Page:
return datetime.strptime(‘190’+x, ‘%Y-%m’)

# frame a sequence as a supervised learning problem
def timeseries_to_supervised(data, lag=1):
df = DataFrame(data)
columns = [df.shift(i) for i in range(1, lag+1)]
columns.append(df)
df = concat(columns, axis=1)
return df

# create a differenced series
def difference(dataset, interval=1):
diff = list()
for i in range(interval, len(dataset)):
value = dataset[i] – dataset[i – interval]
diff.append(value)
return Series(diff)

# invert differenced value
def inverse_difference(history, yhat, interval=1):
return yhat + history[-interval]

# scale train and test data to [-1, 1]
def scale(train, test):
# fit scaler
scaler = MinMaxScaler(feature_range=(-1, 1))
scaler = scaler.fit(train)
# transform train
train = train.reshape(train.shape[0], train.shape[1])
train_scaled = scaler.transform(train)
# transform test
test = test.reshape(test.shape[0], test.shape[1])
test_scaled = scaler.transform(test)
return scaler, train_scaled, test_scaled

# inverse scaling for a forecasted value
def invert_scale(scaler, X, yhat):
new_row = [x for x in X] + [yhat]
array = numpy.array(new_row)
array = array.reshape(1, len(array))
inverted = scaler.inverse_transform(array)
return inverted[0, -1]

# fit an LSTM network to training data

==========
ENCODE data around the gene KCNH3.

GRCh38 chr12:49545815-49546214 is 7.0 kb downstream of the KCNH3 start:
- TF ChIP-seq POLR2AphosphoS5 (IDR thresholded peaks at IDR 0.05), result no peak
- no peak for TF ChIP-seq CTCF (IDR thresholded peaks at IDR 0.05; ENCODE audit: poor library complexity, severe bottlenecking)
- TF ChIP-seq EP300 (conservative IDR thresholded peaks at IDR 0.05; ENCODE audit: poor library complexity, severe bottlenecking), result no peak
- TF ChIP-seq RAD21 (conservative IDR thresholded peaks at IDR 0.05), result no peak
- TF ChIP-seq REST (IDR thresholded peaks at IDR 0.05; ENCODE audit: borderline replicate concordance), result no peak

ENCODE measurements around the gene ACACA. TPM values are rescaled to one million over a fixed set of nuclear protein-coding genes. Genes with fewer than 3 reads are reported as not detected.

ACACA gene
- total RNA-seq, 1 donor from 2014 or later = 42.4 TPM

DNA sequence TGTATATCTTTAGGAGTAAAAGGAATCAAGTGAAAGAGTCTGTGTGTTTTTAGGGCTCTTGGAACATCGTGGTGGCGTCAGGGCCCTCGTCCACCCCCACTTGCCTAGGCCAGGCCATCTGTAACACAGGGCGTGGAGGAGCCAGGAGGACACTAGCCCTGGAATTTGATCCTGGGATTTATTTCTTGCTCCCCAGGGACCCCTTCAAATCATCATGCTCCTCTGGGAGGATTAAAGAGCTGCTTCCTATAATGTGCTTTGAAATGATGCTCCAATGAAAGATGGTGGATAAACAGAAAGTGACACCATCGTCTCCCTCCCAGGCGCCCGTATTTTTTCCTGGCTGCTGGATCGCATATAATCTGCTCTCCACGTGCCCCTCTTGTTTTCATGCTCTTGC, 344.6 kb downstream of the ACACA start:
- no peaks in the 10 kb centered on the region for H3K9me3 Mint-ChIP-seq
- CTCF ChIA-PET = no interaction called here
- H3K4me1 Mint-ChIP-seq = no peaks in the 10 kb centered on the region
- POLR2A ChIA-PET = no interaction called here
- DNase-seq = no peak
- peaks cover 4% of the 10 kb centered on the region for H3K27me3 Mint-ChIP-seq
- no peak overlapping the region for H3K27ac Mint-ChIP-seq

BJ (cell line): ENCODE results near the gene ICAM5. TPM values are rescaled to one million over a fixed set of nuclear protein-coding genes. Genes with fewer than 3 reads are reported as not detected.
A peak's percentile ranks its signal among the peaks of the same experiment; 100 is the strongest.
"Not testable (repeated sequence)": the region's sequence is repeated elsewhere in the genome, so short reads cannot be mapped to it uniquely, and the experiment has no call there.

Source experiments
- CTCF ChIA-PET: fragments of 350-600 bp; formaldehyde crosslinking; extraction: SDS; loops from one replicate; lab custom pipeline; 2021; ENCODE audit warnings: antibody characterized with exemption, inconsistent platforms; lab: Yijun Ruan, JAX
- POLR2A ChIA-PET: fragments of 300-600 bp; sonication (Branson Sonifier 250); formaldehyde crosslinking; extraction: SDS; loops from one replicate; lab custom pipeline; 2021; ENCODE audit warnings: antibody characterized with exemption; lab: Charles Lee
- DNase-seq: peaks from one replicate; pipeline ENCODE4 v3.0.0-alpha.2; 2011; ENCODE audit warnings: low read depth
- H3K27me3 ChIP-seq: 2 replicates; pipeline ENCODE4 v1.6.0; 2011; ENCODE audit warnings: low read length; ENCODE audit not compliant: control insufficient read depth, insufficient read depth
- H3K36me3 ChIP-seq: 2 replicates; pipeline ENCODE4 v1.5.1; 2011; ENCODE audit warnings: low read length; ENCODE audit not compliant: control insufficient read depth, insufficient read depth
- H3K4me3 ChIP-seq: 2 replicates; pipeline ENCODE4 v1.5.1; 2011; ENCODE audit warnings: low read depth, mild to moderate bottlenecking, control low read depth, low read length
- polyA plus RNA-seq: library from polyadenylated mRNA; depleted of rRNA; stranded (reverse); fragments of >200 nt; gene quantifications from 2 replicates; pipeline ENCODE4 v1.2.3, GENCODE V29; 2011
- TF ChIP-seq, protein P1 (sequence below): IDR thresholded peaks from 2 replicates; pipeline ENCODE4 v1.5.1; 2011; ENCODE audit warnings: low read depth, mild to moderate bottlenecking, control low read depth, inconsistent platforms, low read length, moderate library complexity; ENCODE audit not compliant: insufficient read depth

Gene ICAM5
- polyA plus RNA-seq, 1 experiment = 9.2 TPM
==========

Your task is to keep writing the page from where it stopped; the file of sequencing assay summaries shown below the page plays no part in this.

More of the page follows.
def fit_lstm(train, batch_size, nb_epoch, neurons):
X, y = train[:, 0:-1], train[:, -1]
X = X.reshape(X.shape[0], 1, X.shape[1])
model = Sequential()
model.add(LSTM(neurons, batch_input_shape=(batch_size, X.shape[1], X.shape[2]), stateful=True))
model.add(Dense(1))
model.compile(loss=’mean_squared_error’, optimizer=’adam’)
for i in range(nb_epoch):
model.fit(X, y, epochs=1, batch_size=batch_size, verbose=0, shuffle=False)
model.reset_states()
return model

# make a one-step forecast
def forecast_lstm(model, batch_size, X):
X = X.reshape(1, 1, len(X))
yhat = model.predict(X, batch_size=batch_size)
return yhat[0,0]

# run a repeated experiment
def experiment(repeats, series, features):
# transform data to be stationary
raw_values = series.values
diff_values = difference(raw_values, 1)
# transform data to be supervised learning
supervised = timeseries_to_supervised(diff_values, features)
supervised_values = supervised.values[features:,:]